Appendix III contains species that are protected in at least one country, which has asked other CITES Parties for assistance in controlling the trade. Changes to Appendix III follow a distinct procedure from changes to Appendices I and II, as each Party’s is entitled to make unilateral amendments to it.

A specimen of a CITES-listed species may be imported into or exported (or re-exported) from a State party to the Convention only if the appropriate (remark: Cites) document has been obtained and presented for clearance at the port of entry or exit. There is some variation of the requirements from one country to another and it is always necessary to check on the national laws that may be stricter. The basic conditions that apply for Appendices I, II and III are described at https://cites.org/eng/disc/how.php

The CITES Secretariat is not itself directly involved in the process of delivering CITES permits and certificates necessary for transactions involving species listed in the CITES Appendices. This responsibility falls on the CITES Management and CITES Authorities, which are nationally appointed entities that work to implement the Convention within the jurisdictions of all 183 Parties to CITES. Clients (especially for non-EU destinations) should seek to contact these authorities – both in the country of import and the country of export – and comply with the procedures they lay out for them. The full list of national CITES authorities, as well as contact information for each of them, can be found on: (https://cites.org/eng/parties/country-profiles/national-authorities).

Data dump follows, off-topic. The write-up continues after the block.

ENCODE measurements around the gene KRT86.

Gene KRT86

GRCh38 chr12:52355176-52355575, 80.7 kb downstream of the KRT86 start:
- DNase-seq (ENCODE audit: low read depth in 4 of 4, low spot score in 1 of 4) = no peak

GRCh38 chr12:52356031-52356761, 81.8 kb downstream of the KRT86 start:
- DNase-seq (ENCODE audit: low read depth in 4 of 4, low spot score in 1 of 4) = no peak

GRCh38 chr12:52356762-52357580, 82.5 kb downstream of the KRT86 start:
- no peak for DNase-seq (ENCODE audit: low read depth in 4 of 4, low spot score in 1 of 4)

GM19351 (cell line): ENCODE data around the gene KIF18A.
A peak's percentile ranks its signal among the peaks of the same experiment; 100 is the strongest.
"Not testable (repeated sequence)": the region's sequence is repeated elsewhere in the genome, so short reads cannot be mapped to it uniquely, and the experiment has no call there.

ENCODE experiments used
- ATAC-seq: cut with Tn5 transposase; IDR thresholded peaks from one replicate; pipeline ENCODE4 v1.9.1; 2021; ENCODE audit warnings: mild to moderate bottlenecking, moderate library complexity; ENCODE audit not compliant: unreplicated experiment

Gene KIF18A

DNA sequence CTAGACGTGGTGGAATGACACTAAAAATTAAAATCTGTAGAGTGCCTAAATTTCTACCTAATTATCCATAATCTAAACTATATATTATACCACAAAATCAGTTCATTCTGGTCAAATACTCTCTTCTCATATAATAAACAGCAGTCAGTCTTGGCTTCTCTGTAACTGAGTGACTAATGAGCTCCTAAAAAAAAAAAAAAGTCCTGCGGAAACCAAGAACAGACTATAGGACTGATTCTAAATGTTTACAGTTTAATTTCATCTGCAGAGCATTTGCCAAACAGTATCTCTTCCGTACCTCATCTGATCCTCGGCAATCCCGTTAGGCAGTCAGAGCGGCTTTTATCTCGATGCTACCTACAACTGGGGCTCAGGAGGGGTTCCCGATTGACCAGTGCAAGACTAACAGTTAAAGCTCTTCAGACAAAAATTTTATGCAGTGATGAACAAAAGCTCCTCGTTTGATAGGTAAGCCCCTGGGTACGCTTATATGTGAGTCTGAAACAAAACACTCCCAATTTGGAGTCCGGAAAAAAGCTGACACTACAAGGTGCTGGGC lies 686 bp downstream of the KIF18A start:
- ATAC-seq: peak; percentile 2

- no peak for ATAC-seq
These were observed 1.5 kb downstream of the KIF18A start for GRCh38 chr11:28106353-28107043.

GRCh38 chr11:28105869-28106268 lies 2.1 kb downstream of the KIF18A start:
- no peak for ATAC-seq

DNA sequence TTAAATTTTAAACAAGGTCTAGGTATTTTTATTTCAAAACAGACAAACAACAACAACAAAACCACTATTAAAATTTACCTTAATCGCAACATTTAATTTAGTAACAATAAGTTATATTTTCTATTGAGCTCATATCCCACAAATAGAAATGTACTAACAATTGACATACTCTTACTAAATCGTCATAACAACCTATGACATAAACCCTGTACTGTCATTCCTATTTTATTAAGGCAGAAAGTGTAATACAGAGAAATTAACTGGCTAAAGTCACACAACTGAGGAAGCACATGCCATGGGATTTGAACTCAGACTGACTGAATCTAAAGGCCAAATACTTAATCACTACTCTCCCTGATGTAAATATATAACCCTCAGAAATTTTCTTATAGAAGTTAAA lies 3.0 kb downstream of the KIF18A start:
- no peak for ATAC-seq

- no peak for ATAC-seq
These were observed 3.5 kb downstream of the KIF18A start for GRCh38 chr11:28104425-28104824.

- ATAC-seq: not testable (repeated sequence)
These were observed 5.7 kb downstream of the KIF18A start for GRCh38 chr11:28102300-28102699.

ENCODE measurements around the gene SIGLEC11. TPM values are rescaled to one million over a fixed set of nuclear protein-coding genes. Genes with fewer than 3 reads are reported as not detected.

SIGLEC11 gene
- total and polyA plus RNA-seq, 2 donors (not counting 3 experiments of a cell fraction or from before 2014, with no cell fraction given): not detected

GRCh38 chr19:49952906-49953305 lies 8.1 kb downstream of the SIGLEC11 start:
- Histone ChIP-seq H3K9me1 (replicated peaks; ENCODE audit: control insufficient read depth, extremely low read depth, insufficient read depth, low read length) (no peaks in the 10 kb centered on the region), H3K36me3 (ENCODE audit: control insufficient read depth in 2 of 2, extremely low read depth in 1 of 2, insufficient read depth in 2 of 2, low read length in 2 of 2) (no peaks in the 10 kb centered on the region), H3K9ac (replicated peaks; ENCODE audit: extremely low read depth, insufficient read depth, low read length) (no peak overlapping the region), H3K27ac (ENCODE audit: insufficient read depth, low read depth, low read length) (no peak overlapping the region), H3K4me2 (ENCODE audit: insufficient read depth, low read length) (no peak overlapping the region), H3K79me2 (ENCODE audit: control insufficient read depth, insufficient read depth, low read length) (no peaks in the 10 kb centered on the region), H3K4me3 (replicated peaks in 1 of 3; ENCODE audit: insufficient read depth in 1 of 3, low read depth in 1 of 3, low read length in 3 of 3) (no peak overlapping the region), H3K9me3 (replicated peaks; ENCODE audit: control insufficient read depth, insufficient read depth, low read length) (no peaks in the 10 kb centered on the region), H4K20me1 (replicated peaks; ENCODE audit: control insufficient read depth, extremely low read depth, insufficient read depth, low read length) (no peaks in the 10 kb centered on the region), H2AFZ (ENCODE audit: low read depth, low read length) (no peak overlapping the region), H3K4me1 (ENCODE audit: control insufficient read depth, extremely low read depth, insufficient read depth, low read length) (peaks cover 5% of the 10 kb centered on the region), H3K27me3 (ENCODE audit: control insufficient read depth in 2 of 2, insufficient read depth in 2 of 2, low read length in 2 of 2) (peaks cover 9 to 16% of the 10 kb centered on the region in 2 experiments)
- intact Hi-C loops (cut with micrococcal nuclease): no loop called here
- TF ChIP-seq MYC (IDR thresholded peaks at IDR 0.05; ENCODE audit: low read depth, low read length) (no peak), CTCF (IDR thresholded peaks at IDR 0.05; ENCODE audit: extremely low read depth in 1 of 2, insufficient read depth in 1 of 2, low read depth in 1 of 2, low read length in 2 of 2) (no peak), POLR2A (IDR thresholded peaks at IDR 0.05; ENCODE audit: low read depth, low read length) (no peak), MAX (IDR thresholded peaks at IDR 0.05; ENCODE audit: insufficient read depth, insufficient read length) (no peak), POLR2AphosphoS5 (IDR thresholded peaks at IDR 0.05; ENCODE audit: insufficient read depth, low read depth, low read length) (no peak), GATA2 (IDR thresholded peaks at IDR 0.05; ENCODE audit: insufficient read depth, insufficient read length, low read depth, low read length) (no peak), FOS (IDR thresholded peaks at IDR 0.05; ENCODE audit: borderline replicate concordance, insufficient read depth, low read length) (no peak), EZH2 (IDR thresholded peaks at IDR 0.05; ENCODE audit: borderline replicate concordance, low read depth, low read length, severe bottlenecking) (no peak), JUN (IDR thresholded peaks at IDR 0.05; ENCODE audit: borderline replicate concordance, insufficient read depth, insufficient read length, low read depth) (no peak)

[Excerpt, Source: https://cites.org/eng/disc/how.php (Date: 01.06.2021); Email contact with CITES Secretariat 14.06.2021]


For our Customers

Mermaid Supplies exclusively trades species listed in Appendix II (EU Appendix B) or below. These items do have a note in their description and cannot be shipped outside The European Union. We encourage all customers to make themselves familiar with the corresponding laws of their country of destination and our Terms and Conditions (see: https://mermaidsupplies.dk/pages/terms-and-conditions ).

The following link shows a table of Cites listed species. There is no distinction for different parts such as flesh, bone, teeth etc. of an animal. The complete listing is available at: https://cites.org/eng/disc/species.php

Individual species listings with their corresponding history are available at: https://checklist.cites.org/#/en

We do import on our own and keep all Cites import-licenses and related documents. Your invoice will contain the specific Import Permit Number and weight of your item. According to the Bundesamt für Naturschutz (https://www.bfn.de/themen/cites.html) is this sufficient for sales within borders of The European Union. Your Invoice is a document and you are not allowed to misuse (e.g. counterfeit, copying, multiplying, scanning, reuse, unauthorized emit etc.) your invoice.

We are legally bound to register your purchase and full address in a physical book. This book can be requested by our federal authorities, predominantly the Niedersächsischer Landesbetreib für Wasserwirtschaft, Küsten- und Naturschutz (https://www.nlwkn.niedersachsen.de/startseite/). We value your privacy as much as our own.

More information about the process is available on https://cites.org/eng, https://www.bfn.de/themen/cites.html or your corresponding national authority for nature, wildlife and environment (https://cites.org/eng/parties/country-profiles/national-authorities).